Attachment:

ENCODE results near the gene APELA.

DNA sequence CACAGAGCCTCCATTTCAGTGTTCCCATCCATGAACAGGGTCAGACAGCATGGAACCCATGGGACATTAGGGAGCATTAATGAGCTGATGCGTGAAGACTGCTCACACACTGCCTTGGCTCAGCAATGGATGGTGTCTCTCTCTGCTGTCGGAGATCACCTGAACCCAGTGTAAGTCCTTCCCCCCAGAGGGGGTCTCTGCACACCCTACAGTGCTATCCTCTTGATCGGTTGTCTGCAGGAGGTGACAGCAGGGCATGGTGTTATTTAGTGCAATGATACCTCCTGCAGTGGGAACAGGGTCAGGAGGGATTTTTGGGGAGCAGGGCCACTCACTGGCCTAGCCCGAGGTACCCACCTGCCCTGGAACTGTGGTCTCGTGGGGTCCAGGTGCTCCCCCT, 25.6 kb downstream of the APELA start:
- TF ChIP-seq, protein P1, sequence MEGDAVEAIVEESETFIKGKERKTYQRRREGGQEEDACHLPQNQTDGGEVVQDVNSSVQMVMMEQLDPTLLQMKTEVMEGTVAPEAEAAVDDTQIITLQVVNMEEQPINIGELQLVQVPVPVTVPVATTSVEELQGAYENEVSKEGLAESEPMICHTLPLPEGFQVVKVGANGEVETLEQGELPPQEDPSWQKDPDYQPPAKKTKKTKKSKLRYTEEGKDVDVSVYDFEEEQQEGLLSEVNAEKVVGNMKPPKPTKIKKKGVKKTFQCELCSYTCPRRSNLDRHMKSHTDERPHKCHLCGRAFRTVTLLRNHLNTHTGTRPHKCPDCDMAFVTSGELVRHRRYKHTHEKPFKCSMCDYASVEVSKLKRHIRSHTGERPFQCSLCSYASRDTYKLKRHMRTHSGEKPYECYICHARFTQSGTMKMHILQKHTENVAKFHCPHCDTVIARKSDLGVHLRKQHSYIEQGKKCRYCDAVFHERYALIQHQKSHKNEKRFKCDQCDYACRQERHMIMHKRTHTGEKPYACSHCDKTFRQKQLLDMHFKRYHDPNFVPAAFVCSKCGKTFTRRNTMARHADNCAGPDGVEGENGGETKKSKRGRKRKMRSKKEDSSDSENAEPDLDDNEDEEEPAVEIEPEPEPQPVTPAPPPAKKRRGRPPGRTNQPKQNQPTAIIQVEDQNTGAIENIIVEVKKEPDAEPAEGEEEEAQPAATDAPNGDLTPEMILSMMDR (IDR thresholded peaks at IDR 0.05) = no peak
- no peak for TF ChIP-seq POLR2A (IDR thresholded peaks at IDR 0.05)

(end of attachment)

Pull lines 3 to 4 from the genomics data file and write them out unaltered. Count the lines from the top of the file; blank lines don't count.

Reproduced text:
- TF ChIP-seq, protein P1, sequence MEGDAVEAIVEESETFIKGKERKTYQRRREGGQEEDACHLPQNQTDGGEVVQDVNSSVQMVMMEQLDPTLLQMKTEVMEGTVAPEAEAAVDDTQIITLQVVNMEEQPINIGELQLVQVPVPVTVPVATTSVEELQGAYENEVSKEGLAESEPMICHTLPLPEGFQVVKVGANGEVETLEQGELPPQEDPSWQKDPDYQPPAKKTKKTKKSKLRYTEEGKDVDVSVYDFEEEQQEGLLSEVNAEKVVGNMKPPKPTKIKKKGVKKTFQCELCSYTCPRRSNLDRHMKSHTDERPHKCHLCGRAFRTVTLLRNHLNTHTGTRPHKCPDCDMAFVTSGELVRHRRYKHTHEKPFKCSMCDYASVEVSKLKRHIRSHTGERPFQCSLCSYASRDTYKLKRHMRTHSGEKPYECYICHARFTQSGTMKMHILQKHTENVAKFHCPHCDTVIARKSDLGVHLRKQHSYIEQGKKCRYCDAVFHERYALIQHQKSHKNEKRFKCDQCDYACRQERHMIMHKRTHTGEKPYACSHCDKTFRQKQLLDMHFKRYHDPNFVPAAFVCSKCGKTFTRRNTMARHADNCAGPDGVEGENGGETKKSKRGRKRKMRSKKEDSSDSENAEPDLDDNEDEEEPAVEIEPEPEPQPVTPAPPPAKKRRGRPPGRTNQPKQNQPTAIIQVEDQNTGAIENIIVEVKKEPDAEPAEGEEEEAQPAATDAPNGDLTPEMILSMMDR (IDR thresholded peaks at IDR 0.05) = no peak
- no peak for TF ChIP-seq POLR2A (IDR thresholded peaks at IDR 0.05)